Thursday, December 31, 2015
New Years Watch: Sunset Boulevard (1950)
The movie neither begins nor ends on New Years. Instead, it's the morbid spectacle of New Years Eve in the Desmond mansion that's the crucial turning point in the movie as screenwriter Joe Gillis decides to stop fighting the pull of Norma Desmond.
With a night out (a rarity of late) ahead of us for New Years, I figured whatever I put in at 9:30 PM on 12/30 would be the last movie I'd watch for the year. Sunset Boulevard (1950) is a movie I am afraid I came to quite late, and one I wish I'd paid attention to years ago, though I am uncertain that - as a 20-something - if I would have seen it as much more than highly enjoyable melodrama and camp. Certainly I'd understand it was loaded with enough real star power behind it to lend it an air of legitimacy, but it's in watching the movie as an older viewer that the movie resonates in a way that I'm unsure it would in quite the same way for a younger viewer.
Joe Gillis is a down-on-his-luck screenwriter, a tarnished golden-boy, unable to produce the same kind of work that landed him some big gigs in Hollywood in recent memory. Now, though, at 30-ish, he's yesterday's news, unable to sell a story, laden with debts at his heels, the finance company ready to take his car.
Avoiding those repo men, he turns into an overgrown driveway on Hollywood's famed Sunset Boulevard, finding himself on the grounds of a decaying mansion, an echo of the glory days of the silent era. Inside he finds former silent star Norma Desmond, an actress who vanished - as so many did as the industry moved from silent to sound. She's survived, wealthy enough to keep the world outside at bay, her manservant, Max, helping to protect and shield her from the world which has forgotten her and moved on.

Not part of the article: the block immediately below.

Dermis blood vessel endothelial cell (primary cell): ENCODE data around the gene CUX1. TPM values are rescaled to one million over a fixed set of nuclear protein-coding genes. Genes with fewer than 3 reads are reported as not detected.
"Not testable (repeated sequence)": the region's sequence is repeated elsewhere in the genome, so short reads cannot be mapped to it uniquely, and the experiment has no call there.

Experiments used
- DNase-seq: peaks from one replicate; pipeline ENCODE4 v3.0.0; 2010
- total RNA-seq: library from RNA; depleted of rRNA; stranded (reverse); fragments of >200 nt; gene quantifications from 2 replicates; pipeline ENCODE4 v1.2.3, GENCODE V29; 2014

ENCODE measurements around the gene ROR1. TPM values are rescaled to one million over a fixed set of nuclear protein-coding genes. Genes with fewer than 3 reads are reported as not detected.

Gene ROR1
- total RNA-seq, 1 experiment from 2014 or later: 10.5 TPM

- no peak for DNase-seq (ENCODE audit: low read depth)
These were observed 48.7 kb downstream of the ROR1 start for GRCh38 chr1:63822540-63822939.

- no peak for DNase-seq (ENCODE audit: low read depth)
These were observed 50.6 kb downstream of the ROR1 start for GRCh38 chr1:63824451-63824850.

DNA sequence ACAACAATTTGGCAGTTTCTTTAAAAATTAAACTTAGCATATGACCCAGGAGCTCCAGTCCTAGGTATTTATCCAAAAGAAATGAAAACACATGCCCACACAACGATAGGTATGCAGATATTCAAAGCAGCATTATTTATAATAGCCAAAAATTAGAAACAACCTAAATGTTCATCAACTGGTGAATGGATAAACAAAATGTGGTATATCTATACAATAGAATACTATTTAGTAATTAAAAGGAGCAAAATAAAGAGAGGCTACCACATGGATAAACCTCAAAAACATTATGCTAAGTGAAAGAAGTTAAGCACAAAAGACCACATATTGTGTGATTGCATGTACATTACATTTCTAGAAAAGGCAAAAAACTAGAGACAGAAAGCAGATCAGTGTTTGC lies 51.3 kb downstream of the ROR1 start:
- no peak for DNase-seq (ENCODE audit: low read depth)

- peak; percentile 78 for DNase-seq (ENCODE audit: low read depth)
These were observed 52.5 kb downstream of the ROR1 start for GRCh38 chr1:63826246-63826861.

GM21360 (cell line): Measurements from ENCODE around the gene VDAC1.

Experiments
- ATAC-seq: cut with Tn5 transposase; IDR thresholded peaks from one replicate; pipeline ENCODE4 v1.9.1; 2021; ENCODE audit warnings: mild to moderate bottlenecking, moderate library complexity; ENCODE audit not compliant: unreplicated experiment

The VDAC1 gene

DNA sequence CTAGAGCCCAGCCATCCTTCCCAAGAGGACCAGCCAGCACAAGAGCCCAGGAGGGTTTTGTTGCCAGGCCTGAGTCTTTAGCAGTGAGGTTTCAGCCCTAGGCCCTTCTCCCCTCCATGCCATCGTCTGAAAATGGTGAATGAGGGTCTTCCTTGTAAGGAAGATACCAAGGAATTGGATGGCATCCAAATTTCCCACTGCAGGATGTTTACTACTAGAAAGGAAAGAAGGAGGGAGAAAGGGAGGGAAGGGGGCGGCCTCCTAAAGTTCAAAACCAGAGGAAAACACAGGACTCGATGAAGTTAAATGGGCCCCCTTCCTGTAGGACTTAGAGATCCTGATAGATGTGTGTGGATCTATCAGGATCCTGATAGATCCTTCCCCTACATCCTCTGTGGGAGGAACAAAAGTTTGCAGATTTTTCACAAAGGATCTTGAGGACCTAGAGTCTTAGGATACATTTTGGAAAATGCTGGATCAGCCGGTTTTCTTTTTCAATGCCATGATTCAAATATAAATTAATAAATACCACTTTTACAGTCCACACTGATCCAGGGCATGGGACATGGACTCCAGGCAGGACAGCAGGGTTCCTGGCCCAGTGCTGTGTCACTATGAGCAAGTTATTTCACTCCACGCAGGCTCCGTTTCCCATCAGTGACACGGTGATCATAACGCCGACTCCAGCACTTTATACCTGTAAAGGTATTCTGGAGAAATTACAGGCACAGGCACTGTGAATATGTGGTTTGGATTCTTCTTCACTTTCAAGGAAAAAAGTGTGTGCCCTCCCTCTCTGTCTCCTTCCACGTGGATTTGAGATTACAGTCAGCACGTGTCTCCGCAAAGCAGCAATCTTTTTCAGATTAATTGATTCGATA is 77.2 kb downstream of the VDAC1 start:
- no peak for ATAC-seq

Desmond has not given up on the fame she once had and has spent her years in solitude concocting a return to the limelight. She's written a screenplay, something she's toiled over for 20 years since the studios abandoned her, a biblical epic of the story of Salome, and - finding Joe is a screenwriter, she offers him an outrageous amount of money to help her get the screenplay into shape for delivery to Cecil B. DeMille.
From the start, the job takes a strange turn as Max moves Joe out of his apartment and into the apartment above Desmond's garage. He's a prisoner in a gilded cage, never quite alone with Desmond as Max watches over her, never controlling her life, but helping her maintain her fantasies.
The movie is underscored with the noirish voice over of Joe Gillis, a reliable narrator but a slanted one. He's the voice of youth, of reality - sure - but the voice of the world that knows Desmond's time is over, she's a footnote at best and a punchline at worst. There's a cruelty to the reality, certainly, but the choices before Desmond seem limited: Continue in her dream world, or believe that the millions who once loved her no longer have use for her, that the money can remain but the adulation which fired her can never return. Nor will the times she once ruled over.
It's worth noting that movies were only fifty years old, and the film industry really less than 40 years old when this movie hit theaters, but already the patterns and rules of fame and fortune of the world of Hollywood were painfully well known and understood. For every starry-eyed kid who wants to believe that the vision they have of themselves in their 20's will become immortalized on celluloid and it's all sexy cocktail parties til they simply turn into stardust should get issued a copy of this movie. A bit of a fair warning.